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Unread 02-13-2016, 09:46 AM
Jessica Boucher Jessica Boucher is offline
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So you want to build a reveal video...

It's that time of year again...your team wants to build an amazing video to show off all the hard work that you've created. You want it to be impressive, giving a preview of what teams should expect from you at your first event. You also want it to be powerful, giving the FRC community something to talk about.

I can't tell you how many reveal videos I've seen. I've been here through the days of reveal photos, to the refusal of showing anything before the event, through the minibot iteration saga, and up to the point where we're making parody videos of reveal videos. I'm by no means an expert in video editing, but I can tell you what I feel makes a good video, and I encourage others to jump in and share their thoughts as well.

1.) BREVITY. Want to know what my favorite reveal video is? Killer Bees 2012. It's twelve seconds long. You can google all you want, but the attention span of humans on the internet is shorter than you think. Ideally, keep it under 2 minutes.

I love the Killer Bees video because I can pause it, look at it, and make a decent guess as to what they can do at competition. Want to do a slide show of your kids? Verbally thank all of your sponsors? Throw that into an extended cut. Movies do this all the time, it gives the brand extra exposure, and the super fans will watch both because you're probably going to throw some extra robot footage in there too.

Alternatively you can show the fun stuff at the end, after you've shown the robot. Make it obvious - do a thank you slide to your sponsors and then cut to the fun stuff. You're respecting the time of your fellow teams.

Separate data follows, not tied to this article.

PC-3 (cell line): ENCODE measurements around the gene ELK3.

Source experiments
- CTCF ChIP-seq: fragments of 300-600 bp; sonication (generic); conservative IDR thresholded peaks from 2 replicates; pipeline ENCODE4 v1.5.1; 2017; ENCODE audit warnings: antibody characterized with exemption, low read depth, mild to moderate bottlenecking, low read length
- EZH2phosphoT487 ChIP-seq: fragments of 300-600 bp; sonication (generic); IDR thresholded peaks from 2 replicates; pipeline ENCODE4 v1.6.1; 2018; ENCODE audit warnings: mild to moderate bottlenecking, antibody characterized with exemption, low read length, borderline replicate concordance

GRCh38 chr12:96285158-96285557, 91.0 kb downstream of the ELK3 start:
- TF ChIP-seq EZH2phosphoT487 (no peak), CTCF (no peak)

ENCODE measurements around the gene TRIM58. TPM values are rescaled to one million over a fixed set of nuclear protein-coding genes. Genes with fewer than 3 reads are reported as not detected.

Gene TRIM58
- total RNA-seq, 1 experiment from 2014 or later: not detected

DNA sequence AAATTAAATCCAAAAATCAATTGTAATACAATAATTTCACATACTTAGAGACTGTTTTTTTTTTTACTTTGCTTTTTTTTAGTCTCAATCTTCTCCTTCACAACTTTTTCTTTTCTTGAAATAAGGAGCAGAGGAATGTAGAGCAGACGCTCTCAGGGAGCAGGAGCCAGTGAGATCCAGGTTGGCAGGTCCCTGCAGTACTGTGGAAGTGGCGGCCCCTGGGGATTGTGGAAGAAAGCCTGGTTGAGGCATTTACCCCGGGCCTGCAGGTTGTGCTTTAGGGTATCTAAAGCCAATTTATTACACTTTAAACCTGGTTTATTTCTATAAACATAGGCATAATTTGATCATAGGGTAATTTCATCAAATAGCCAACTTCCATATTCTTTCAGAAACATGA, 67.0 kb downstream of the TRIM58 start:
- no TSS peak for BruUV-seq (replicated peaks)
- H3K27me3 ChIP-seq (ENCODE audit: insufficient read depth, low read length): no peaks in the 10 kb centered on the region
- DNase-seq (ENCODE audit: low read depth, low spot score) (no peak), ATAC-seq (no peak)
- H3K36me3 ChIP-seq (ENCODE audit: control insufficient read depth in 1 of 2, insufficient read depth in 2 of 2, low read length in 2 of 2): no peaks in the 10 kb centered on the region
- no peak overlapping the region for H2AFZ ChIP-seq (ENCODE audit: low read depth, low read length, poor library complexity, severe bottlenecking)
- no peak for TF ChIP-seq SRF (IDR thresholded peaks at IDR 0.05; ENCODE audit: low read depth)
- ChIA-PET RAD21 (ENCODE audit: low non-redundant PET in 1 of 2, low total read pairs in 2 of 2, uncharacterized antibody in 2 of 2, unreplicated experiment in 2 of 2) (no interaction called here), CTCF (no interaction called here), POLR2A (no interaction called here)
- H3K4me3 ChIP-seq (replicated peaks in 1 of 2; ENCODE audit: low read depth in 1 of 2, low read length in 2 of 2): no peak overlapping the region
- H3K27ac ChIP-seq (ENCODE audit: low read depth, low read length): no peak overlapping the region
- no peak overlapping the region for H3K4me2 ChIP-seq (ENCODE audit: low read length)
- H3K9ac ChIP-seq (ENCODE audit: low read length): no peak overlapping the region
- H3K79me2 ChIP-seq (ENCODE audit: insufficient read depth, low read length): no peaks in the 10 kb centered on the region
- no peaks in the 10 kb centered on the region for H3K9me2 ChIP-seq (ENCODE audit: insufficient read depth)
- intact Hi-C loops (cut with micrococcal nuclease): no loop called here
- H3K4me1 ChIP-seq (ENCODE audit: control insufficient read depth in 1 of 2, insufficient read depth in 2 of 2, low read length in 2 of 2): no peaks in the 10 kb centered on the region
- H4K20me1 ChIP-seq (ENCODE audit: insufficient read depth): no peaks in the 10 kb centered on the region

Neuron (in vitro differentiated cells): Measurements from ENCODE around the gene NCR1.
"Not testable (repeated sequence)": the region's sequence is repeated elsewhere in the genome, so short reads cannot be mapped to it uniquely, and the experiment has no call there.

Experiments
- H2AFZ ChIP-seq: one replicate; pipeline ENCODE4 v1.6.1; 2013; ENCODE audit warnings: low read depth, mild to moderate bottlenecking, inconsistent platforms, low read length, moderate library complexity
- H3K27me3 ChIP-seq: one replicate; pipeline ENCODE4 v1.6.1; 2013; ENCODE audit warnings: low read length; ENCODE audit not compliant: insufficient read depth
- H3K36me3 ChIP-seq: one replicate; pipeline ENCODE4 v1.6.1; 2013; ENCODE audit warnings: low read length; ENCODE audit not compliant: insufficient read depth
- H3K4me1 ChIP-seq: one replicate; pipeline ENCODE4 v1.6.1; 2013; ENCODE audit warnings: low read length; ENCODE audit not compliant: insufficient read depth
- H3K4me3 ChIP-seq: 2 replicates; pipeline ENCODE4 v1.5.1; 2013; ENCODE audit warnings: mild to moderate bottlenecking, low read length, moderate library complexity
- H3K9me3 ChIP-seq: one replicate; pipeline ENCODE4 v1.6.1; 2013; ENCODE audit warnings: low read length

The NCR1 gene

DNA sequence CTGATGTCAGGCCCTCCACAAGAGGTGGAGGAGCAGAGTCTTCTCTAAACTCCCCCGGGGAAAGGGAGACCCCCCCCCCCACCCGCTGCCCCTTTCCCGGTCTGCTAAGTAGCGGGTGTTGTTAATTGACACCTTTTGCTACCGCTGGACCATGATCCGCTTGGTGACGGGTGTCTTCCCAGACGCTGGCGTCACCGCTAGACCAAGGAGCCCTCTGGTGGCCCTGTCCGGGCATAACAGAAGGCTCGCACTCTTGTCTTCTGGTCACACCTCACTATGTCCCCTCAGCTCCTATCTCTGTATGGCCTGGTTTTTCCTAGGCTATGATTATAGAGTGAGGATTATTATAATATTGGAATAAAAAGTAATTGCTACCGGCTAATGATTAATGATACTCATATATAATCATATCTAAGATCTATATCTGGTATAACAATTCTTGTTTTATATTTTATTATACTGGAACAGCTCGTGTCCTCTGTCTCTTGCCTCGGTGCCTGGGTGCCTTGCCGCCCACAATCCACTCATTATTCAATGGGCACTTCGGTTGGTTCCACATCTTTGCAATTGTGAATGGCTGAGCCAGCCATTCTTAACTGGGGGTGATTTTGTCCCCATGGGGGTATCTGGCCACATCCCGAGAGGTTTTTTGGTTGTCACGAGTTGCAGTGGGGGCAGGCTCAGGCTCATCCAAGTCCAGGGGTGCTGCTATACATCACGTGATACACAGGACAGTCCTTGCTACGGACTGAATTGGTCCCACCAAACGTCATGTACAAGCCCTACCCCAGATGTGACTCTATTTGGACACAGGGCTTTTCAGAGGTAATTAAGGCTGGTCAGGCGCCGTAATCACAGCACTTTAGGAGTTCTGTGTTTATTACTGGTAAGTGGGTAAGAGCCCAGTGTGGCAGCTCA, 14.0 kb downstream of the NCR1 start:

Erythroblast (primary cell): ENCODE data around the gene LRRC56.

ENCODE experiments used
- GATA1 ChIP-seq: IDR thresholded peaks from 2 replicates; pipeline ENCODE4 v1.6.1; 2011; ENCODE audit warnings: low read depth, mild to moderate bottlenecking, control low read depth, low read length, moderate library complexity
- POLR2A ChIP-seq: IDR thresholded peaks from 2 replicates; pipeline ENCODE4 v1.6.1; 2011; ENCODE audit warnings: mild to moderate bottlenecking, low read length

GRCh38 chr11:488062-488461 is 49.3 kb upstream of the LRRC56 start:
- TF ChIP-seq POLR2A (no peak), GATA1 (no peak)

(Side note: don't fit your video to the length of a specific song you want to use. Audio editing is super easy to do as well.)

2.) Functional display. Your video should tell a story, but not in the way that you think. A match has three distinctive parts: auto, tele-op, and end game. Your auto may not be done yet (but if you haven't given your robot to your programmers by now, do it!) or you may want to hide that before competition, so this can be skipped. However, if you do a scouting video specifically for Champs, you definitely want to show auto.

For tele-op, think about the tasks a team could do, and how frequent you think you'll see robots being able to do that task. Then, inverse it. You've got a great drive train? Awesome. You're going to be driving through most of the video, so don't spend too much time on it. Instead, show how you get over different obstacles, especially the more advanced ones.

What about shooting the ball? I like to think of a rule of threes: Once proves you can do it, twice proves you can do it with some consistency, three times is overkill. Unless you're going all Russian Ark on us and doing an elaborate single cut (which if so, YES PLEASE), it's easy to assume that you're cutting out the scenes where you missed.

I haven't seen a team do this yet, but I would love Youtube links to specific functions - to do that, pause the video at the time before the function is shown, click on the "Share" button, and then select "Start at". Then copy that link.

End game should go last. It makes sense - the end game is arguably the most exciting part, and from a storyline perspective it should go last.

3.) Keep it interesting. There's three reasons robot videos go viral: 1.) The team is a big name and can get away with putting out whatever 2.) The robot is amazing 3.) The video is amazing. Out of all those three, the easiest one to make happen is the last one.

This is arguably the nerdiest essay I've ever written, but I hope you've enjoyed it and I look forward to a lot of discussion below. Video is easier to create than ever before, so there's no reason why you have to build just one. Make one for your sponsors, make one for your parents, and most importantly, make one for us. We can't wait to see what you've been working on.